HENRY WILSON HISTORY TRAIL
by Steve Evers, AIA, and A. Richard Miller
13233 visits since 080205; last updated  080728.

The Natick Historical Commission, chaired by Steve Evers, wants to join other Town groups and Mass. DCR to build a very interesting new trail around the east side of Fisk Pond, in a corner of Cochituate State Park. This description is a modified version of a February 2008 grant application by the NHC in coordination with the Natick Conservation Commission,  Natick Open Space Advisory Committee, Cochituate State Park Advisory Committee and the Dell Park Cemetery Association. 

News and video coverage of
the Henry Wilson History Trail!

Friday, July 24th, 2009- A week before, I took the Metrowest Daily News for a walk in the woods to publicize this new trail and its continuing neglect. I got more than I bargained for.
The article appeared in last Friday's Natick Bulletin and Tab, where it was the page one lead article!
    
Reporter Charlie Breitrose and photographer Allan Jung delighted me with a good and complex treatment of U.S. Vice President Henry Wilson and this memorial project. Plus, lush photos of the trail and Fisk Pond, and even a surprise video to welcome you to our new trail!
     Curiously, the newpaper article did not mention their video, give driving directions, or link to this web page that does. So spread the word, that it's now online (here) at:
http://www.millermicro.com/HenryWilsonHistoryTrail.html

Saturday, April 25th 2009- At last, a successful trail-building day! The Henry Wilson History Trail has bridged its brook and is open for business - but without signage, without fanfare, and with inattention to tilting trail surfaces and obstructing trees. Help is needed, if we are to realize the fine trail that was planned.

Map of Henry Wilson Trail1872 Election Poster for Ulysses Grant and Henry WilsonNew York Times of Dec. 2, 1875
Trail MapHenry Wilson Biography (U.S. Senate)

Henry Wilson's Funeral (New York Times of Dec. 2, 1875)


Description of Project: The Proposed Henry Wilson History Trail will create a beautiful and final link in a trail system connecting downtown Natick to the final resting place of U.S. Vice President Vice President Henry WilsonHenry Wilson, “The Natick cobbler.”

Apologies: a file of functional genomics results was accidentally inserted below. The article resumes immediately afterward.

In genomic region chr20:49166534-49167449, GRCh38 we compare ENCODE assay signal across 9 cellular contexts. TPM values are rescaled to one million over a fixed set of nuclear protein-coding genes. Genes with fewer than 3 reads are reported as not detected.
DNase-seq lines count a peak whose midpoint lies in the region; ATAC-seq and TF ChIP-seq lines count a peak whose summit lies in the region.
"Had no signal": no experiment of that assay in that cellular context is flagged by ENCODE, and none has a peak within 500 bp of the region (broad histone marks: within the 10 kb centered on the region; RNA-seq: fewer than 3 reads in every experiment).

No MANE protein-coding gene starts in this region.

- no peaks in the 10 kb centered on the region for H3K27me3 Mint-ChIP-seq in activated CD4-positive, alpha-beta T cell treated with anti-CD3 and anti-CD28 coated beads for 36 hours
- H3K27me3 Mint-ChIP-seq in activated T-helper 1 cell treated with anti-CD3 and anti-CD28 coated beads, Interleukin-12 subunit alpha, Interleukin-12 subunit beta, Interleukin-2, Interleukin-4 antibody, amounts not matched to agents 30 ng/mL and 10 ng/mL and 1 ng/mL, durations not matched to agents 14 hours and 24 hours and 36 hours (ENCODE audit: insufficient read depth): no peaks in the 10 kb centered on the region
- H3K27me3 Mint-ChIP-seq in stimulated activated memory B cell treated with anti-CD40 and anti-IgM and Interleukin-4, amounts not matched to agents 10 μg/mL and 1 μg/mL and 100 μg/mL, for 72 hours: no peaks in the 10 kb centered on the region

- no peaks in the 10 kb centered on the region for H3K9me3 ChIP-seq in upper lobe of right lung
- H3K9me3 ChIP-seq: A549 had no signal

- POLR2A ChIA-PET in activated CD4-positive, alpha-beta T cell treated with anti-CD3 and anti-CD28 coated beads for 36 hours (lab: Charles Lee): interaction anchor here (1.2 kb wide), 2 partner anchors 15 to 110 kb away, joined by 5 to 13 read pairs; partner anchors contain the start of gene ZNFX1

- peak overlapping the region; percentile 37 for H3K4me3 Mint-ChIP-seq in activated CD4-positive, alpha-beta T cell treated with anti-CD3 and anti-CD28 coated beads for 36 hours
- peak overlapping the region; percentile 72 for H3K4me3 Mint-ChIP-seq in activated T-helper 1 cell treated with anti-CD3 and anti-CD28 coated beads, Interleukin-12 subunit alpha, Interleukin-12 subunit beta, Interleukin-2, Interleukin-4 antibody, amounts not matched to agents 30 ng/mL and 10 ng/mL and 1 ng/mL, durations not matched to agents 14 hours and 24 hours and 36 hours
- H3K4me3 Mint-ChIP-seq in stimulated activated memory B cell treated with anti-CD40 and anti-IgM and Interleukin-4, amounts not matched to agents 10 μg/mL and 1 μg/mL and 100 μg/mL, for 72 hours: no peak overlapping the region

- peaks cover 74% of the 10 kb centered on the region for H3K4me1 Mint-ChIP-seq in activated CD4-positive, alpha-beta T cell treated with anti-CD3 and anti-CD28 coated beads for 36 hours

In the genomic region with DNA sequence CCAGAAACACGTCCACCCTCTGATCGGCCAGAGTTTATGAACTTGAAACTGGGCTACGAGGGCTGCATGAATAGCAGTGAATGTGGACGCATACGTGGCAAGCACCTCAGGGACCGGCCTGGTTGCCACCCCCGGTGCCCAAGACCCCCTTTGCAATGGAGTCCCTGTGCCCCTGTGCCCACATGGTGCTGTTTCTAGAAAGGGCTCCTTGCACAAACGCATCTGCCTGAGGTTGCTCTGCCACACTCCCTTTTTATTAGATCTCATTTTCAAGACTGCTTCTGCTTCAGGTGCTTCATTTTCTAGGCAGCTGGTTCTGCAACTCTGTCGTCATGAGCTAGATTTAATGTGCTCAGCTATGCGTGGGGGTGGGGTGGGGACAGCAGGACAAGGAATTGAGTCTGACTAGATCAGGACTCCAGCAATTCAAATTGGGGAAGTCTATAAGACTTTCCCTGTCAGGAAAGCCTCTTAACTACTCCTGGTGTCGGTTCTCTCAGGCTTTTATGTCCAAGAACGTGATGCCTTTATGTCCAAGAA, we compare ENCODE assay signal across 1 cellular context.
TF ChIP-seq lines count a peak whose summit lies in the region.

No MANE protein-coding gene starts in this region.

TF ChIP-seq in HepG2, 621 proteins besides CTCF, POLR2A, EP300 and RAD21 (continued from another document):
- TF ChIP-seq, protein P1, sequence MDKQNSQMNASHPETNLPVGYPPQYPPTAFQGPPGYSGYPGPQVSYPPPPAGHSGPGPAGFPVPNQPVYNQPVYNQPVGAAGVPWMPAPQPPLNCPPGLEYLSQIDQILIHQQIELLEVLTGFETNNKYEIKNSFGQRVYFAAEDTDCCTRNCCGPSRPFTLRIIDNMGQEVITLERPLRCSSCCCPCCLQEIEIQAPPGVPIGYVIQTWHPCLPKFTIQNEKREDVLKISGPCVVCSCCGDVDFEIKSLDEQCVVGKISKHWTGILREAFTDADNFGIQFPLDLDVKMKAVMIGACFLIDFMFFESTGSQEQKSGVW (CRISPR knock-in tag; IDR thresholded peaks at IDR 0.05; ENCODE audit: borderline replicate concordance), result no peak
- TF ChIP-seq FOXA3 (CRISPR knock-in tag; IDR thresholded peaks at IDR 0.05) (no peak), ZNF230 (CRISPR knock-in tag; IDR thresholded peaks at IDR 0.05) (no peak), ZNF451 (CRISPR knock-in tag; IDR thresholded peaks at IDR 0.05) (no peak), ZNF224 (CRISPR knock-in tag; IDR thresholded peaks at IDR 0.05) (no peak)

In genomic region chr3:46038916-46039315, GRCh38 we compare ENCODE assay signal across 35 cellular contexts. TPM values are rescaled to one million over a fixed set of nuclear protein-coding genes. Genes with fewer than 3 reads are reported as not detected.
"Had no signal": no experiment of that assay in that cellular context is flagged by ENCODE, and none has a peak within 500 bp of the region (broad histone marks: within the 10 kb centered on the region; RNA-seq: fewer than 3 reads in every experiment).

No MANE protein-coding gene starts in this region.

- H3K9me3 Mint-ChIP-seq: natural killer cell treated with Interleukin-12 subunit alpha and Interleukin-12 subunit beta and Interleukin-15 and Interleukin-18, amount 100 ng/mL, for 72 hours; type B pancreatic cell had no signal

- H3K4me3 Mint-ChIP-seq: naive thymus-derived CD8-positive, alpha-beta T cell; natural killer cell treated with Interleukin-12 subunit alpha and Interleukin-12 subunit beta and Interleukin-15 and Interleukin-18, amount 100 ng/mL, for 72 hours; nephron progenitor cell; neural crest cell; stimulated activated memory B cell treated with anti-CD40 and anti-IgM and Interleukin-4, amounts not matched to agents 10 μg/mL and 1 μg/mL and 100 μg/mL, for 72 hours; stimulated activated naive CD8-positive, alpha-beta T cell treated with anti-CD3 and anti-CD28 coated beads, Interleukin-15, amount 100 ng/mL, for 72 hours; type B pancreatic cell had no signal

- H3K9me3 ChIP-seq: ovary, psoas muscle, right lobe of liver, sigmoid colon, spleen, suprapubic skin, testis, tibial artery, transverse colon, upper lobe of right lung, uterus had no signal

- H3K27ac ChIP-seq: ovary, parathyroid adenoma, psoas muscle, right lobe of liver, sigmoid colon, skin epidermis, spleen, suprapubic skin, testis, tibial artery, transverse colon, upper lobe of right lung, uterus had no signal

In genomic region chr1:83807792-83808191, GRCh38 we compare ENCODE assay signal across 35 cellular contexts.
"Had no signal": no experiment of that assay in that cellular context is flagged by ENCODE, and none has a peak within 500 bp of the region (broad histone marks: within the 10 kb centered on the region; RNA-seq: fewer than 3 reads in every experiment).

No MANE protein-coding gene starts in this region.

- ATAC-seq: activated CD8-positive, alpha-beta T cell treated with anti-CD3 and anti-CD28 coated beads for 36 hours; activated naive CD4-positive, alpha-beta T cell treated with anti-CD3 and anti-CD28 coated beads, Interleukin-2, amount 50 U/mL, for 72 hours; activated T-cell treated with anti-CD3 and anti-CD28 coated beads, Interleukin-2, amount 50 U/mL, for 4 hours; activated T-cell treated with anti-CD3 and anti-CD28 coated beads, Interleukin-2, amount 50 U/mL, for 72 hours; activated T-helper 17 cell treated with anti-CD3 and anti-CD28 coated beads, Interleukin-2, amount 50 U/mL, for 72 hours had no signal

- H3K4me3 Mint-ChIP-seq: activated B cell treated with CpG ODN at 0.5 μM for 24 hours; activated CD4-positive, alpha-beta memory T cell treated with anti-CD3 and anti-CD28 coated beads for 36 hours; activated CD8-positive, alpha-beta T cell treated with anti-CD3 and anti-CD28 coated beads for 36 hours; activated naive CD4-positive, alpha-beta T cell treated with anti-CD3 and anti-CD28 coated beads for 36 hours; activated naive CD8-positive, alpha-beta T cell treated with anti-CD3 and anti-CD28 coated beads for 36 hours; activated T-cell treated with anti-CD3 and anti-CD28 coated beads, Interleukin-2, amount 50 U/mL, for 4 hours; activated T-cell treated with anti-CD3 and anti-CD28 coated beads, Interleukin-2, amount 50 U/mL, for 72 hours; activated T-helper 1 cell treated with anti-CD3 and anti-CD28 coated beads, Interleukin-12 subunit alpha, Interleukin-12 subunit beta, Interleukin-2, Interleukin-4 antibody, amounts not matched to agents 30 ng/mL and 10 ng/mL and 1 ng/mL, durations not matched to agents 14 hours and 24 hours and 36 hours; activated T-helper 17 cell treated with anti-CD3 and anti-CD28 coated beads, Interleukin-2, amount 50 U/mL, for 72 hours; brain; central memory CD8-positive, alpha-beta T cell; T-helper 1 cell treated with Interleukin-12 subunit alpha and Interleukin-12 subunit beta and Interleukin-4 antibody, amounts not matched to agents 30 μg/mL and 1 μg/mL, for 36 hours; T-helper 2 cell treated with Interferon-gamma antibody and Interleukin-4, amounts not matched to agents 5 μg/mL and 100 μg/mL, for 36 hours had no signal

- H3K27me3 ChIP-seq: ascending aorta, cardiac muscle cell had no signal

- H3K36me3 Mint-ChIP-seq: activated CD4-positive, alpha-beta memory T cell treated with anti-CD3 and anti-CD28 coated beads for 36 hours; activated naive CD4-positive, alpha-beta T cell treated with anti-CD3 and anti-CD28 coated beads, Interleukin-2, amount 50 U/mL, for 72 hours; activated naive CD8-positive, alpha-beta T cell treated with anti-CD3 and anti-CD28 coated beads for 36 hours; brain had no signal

Henry Wilson (1812 – 1875), 26th Vice President of the United States, lived in Natick most of his life. Although he started life as Jeremiah Jones Colbath, an indentured servant without formal schooling, he rose to become a leader in the local and national abolitionist movement, a U.S. Senator, campaign manager for Abraham Lincoln, Chairman of the Senate Committee on Military Affairs throughout the Civil War, and finally Vice President to Ulysses S. Grant. He died during that term and his remains were brought to Natick for burial.

Long in discussion has been the creation of a trail on Cochituate State Park land along the eastern end of Fisk Pond, smaller adjacent water to our large Lake Cochituate, which in 1846-48 became the first public drinking water reservoir for the City of Boston. The trail is listed in Natick’s Open Space Advisory Committee’s Master Trail Plan. Recent improvements to Route 135 (West Central Street) provided a new parking lot and crosswalk at this proposed trail head, connecting to the existing Middlesex Path (the former Boston-to-Albany rail line until 1895) and across the present railroad tracks from Pegan Cove Park (a known pre-colonial Native American encampment site). It is also the western end of the local Henry Wilson Historic District, where his home is preserved.

The “ten-footer” Henry Wilson Shoe Shop, where Henry Wilson learned to make shoes, is approximately one-half mile further west on Rte. 135, and is listed on the National Register of Historic Places. The proposed trail will also pass through the Old Dell Park Cemetery, where Wilson, his wife and son (a Civil War officer presiding over a black army regiment) are buried. In addition, the trail’s connecting Middlesex Path passes by a known entrance to an Underground Railway site, a reminder of Wilson’s abolitionist movement in action in Natick.

From Old Dell Park Cemetery the trail will connect with Campus Drive, providing access to Dug Pond, our High School, recreational fields, beach, skating arena and golf course. An additional parking area exists at the entry to Campus Drive. Parking areas at each end of the Henry Wilson History Trail serve favorite fishing spots at both ponds and on the southern shore of Lake Cochituate.

In conclusion, we believe that this trail proposal is unique in its connections to existing trails and pathways, to local and national historically significant places and events, and is fittingly named for Vice President Henry Wilson. We have great momentum and support throughout town administration and committees. As representatives of our local history, we urge your support of funding for this project. It will benefit our community by encouraging the use of continuous walking trails that are destination oriented and will educate users about the life of one of our most prominent citizens.
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